Tips on Liquidating a Relative's Estate

Liquidating a relative's estate can be emotionally, and strategically, difficult.
Liquidating a relative's estate can be emotionally, and strategically, difficult. (Image: Comstock Images/Comstock/Getty Images)

When a relative passes away, it is up to the executor of the estate to liquidate the assets, according to the Law City website. The executor is identified in the will of the deceased or, if there is no will, by the courts. Liquidating the estate is the process of selling or donating items and distributing property to family members. It can be emotionally difficult, but it can be made easier if you have a plan.


The executor of the estate should have a complete inventory of the estate done prior to any liquidation activities. Ideally, the executor should hire a third party to do an inventory that can be certified and admissible in court, if necessary. If the executor chooses to not use a third party, then he should do the inventory in the presence of a witness who is not a part of the family. The witness can sign off on the inventory and at least lend a small level of credibility to the list.

Keep Records

The will of the deceased may dictate who gets specific items of the estate. After those items are distributed, the rest of the estate must be sold or donated to charity. Keep detailed records of how each piece of the estate was resolved including whether it was sold or donated, who received the property, how much they paid or what the charitable value was. Get receipts from all charitable organizations that receive donations for tax purposes. Keep all associated paperwork from the liquidation together in a safe place so it can be referenced if someone tries to challenge the liquidation of the estate.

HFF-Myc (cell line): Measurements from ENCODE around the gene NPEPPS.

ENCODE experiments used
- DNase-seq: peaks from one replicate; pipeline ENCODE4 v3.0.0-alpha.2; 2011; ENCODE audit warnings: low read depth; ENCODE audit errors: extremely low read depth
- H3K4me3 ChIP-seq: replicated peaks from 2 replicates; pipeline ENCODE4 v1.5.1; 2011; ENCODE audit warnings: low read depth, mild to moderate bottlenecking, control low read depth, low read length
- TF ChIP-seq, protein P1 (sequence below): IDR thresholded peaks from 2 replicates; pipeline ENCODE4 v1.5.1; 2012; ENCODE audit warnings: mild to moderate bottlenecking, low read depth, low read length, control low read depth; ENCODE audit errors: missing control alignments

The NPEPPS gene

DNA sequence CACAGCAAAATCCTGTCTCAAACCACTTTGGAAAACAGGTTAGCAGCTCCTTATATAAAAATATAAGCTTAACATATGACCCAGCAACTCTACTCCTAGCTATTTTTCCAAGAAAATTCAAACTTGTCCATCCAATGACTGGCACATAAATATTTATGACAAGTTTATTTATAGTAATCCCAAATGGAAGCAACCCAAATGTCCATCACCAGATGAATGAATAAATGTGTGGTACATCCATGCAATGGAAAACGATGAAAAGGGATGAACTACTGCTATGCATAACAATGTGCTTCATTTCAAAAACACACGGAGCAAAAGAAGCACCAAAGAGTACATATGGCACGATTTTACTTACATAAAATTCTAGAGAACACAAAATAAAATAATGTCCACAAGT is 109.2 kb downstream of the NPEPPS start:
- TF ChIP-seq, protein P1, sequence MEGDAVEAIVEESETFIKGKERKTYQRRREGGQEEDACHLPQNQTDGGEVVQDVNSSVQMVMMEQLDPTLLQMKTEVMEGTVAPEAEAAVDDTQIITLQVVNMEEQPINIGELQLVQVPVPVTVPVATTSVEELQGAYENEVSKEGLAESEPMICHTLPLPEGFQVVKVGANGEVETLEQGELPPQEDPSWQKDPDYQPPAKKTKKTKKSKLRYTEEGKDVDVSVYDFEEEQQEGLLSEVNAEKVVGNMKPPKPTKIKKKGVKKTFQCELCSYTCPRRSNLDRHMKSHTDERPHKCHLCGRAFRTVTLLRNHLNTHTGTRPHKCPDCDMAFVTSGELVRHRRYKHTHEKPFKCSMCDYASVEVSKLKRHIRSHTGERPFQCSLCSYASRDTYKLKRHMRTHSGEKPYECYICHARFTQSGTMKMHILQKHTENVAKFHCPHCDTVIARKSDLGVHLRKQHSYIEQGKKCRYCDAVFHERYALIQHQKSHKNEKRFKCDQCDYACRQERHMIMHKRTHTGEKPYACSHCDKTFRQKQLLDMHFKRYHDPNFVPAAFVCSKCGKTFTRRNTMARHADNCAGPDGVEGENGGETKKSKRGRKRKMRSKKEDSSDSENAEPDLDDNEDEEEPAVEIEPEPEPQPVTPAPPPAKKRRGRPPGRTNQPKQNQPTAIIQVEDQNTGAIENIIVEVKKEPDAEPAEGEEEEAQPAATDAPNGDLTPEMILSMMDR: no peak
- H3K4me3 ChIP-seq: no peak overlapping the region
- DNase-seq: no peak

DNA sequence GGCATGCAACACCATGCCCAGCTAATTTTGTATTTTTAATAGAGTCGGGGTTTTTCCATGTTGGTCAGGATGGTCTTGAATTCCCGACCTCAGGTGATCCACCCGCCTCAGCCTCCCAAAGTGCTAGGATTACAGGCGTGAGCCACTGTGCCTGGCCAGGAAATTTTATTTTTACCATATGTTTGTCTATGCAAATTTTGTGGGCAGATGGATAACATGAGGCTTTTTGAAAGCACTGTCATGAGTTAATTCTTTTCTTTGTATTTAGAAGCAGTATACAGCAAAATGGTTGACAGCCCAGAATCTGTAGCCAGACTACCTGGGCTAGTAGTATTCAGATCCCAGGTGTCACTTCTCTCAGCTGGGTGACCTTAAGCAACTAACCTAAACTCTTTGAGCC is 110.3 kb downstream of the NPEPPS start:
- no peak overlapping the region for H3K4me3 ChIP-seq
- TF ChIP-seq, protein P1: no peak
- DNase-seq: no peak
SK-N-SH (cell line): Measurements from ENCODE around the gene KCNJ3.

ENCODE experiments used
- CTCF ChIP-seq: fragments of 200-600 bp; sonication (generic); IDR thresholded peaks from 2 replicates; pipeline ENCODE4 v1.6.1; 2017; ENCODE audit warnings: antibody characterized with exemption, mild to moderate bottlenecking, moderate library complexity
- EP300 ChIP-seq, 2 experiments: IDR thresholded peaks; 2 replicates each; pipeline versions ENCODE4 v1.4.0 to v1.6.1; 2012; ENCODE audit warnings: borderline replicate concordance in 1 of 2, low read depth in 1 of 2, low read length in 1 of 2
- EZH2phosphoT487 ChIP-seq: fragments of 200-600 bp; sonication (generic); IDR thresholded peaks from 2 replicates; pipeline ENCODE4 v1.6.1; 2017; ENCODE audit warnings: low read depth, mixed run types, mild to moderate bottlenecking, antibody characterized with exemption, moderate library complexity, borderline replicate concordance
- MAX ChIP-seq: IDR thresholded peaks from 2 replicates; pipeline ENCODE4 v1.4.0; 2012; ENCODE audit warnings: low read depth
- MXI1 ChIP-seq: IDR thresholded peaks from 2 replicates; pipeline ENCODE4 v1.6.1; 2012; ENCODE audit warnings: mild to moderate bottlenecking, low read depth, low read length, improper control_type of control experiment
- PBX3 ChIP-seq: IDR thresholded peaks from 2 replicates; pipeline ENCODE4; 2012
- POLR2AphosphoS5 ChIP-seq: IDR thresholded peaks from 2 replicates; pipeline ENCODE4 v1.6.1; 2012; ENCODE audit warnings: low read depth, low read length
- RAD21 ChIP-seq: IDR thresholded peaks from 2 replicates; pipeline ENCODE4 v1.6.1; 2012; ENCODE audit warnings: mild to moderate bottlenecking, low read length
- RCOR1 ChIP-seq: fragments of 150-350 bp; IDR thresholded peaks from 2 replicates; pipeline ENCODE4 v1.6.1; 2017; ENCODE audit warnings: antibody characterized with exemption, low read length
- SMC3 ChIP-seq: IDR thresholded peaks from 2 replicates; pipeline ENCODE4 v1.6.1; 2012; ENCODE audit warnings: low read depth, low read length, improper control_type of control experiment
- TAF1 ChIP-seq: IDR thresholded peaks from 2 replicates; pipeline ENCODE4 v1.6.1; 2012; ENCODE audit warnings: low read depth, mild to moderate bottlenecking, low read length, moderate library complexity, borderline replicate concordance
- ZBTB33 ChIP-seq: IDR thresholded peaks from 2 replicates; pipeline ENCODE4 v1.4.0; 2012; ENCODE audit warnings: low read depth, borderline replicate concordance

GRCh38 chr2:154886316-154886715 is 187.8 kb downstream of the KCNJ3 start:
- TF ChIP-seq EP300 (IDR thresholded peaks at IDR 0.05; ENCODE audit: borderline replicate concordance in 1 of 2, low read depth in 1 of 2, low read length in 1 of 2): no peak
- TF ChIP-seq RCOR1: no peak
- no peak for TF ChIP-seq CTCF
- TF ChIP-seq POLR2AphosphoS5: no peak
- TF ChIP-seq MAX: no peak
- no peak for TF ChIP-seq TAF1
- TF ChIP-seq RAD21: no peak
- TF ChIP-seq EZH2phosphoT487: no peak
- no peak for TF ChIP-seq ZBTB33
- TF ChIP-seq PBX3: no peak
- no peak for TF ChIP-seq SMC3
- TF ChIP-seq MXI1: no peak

When a person passes away, they are no longer considered a tax-paying citizen, according to Ronald B. Hegt, writing on the USA Today website. The estate that is left behind becomes a taxable entity that is responsible for all of the income generated by liquidating assets and making charitable donations. It is up to the executor of the estate to make sure the taxes are taken care of. Because estate taxes can get complicated, the executor should consider hiring an accountant and an estate attorney to make certain that all of the proper steps are followed in the resolution of the estate.

Selling Assets

If you have time, it can be more financially advantageous to liquidate the estate one item at a time, according to the Estate Liquidation Company website. Methods such as garage sales, online auctions, auction houses, estate sales and private sales through agents can bring a higher price for each item as opposed to selling the entire estate as one lump sum. But if the estate needs to be liquidated quickly, use a reputable liquidation company and be sure to check your estate inventory with theirs before accepting the offer.

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